Universalis
Friday 12 July 2019    (other days)
Friday of week 14 in Ordinary Time 

Indeed, how good is the Lord: bless his holy name.

Year: C(I). Psalm week: 2. Liturgical Colour: Green.

Other saints: St John Jones (- 1598)
Wales
He was a novice at the Franciscan convent in Greenwich, but when this was dissolved in 1559 he had to move to France, where he took his final vows. Later he joined the Roman province of the Franciscan Order and in 1592, at his own request, he went on a mission to England. He was arrested on false charges in 1596 and severely tortured. In 1598 he was tried and convicted of being a priest and on 12 July he was executed. Despite the deliberately early hour chosen for the execution, a large crowd gathered, to which he preached before being hanged, drawn and quartered. See also the article in Wikipedia.

Other saints: St John Jones (c.1540-1598)
Wales
John Jones (known also as John Buckley, John Griffith and Godfrey Maurice) was born in Clynnog Fawr in Wales, about 1540, into a Welsh family which had remained true to the Catholic faith. As a young man, he entered the Franciscan house at Greenwich. Eventually he went to Rome and asked to be sent to England. He reached London at the end of 1592, and worked for some years in different parts of the country. His brother Franciscans in England elected him their provincial. In 1596 the ‘priest catcher’ Richard Topcliffe was informed by a spy that Father Jones had visited two Catholics and had said Mass in their house. He was promptly arrested, tortured and scourged. He was then imprisoned for nearly two years. On 3 July 1598 he was tried on the charge of “going over the seas in the first year of Her Majesty’s reign (1558) and there being made a priest by the authority from Rome and then returning to England contrary to statute”. He was convicted of high treason and sentenced to be hanged, drawn, and quartered. By this time people were becoming sympathetic to the Catholic victims of these awful butcheries, so the execution was arranged for an early hour in the morning in order to escape notice. In spite of the earliness of the hour, a large crowd had gathered. John Jones spoke to the crowd, reminding them that he was dying for his faith alone and had no political interest. His dismembered remains were fixed on the poles on the roads to Newington and Lambeth, they were removed by some young Catholic gentlemen, one of whom suffered a long imprisonment for this offence.
DK

About the author of the Second Reading in today's Office of Readings:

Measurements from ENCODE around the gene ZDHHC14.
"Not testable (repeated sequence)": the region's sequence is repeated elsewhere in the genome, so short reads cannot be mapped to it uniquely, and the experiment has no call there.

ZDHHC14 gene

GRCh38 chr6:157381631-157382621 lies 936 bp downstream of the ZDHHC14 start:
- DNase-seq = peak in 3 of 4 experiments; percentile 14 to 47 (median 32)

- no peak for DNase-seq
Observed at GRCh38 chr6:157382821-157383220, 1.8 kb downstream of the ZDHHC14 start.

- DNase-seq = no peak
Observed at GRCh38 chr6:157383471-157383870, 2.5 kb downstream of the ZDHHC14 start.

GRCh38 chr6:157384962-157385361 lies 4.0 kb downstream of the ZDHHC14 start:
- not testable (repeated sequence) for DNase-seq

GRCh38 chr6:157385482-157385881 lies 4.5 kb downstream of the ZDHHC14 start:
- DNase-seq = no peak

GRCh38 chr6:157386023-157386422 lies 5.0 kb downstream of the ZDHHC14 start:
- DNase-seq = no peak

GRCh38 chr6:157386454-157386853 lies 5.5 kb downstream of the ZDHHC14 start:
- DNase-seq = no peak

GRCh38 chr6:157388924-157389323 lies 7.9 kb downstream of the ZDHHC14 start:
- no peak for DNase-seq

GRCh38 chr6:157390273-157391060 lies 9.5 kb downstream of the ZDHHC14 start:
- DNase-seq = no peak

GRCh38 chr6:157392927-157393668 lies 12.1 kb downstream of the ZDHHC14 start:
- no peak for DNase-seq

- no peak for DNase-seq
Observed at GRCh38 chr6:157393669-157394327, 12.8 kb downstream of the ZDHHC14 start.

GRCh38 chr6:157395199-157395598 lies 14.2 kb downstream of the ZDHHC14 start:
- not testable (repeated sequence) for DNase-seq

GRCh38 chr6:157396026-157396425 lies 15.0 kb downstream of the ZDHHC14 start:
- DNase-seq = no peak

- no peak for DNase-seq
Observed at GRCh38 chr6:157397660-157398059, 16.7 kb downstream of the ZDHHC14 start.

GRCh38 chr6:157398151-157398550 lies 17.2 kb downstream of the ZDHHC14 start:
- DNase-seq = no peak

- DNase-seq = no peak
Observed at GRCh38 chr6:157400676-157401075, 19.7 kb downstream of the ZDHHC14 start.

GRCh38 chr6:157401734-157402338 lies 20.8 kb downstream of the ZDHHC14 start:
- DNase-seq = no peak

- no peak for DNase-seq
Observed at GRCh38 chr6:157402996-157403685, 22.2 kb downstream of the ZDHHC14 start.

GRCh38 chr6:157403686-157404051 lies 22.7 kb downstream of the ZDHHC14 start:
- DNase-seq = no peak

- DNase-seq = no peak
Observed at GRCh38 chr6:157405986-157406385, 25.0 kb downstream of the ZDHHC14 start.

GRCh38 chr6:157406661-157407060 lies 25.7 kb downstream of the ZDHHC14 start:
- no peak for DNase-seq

Second Reading: Pope St Clement I
Clement was the fourth Bishop of Rome after Peter, Linus and Cletus. He lived towards the end of the first century, but nothing is known for certain about his life. Clement’s letter to the Corinthian church has survived. It is the first known Patristic document, and exhorts them to peace and brotherly harmony.

Liturgical colour: green
The theological virtue of hope is symbolized by the colour green, just as the burning fire of love is symbolized by red. Green is the colour of growing things, and hope, like them, is always new and always fresh. Liturgically, green is the colour of Ordinary Time, the season in which we are being neither especially penitent (in purple) nor overwhelmingly joyful (in white).

Mid-morning reading (Terce)Deuteronomy 1:31 ©
The Lord carried you, as a man carries his child, all along the road you travelled.

Noon reading (Sext)Baruch 4:28-29 ©
As by your will you first strayed away from God, so now turn back and search for him ten times as hard; for as he brought down those disasters on you, so will he rescue you and give you eternal joy.

Afternoon reading (None)Wisdom 1:13-15 ©
Death was not God’s doing, he takes no pleasure in the extinction of the living. To be – for this he created all; the world’s created things have health in them, in them no fatal poison can be found, and Hades holds no power on earth; for virtue is undying.
Scripture readings taken from The Jerusalem Bible, published and copyright © 1966, 1967 and 1968 by Darton, Longman & Todd, Ltd and Doubleday, a division of Random House, Inc, and used by permission of the publishers. For on-line information about other Random House, Inc. books and authors, see the Internet web site at http://www.randomhouse.com.
 
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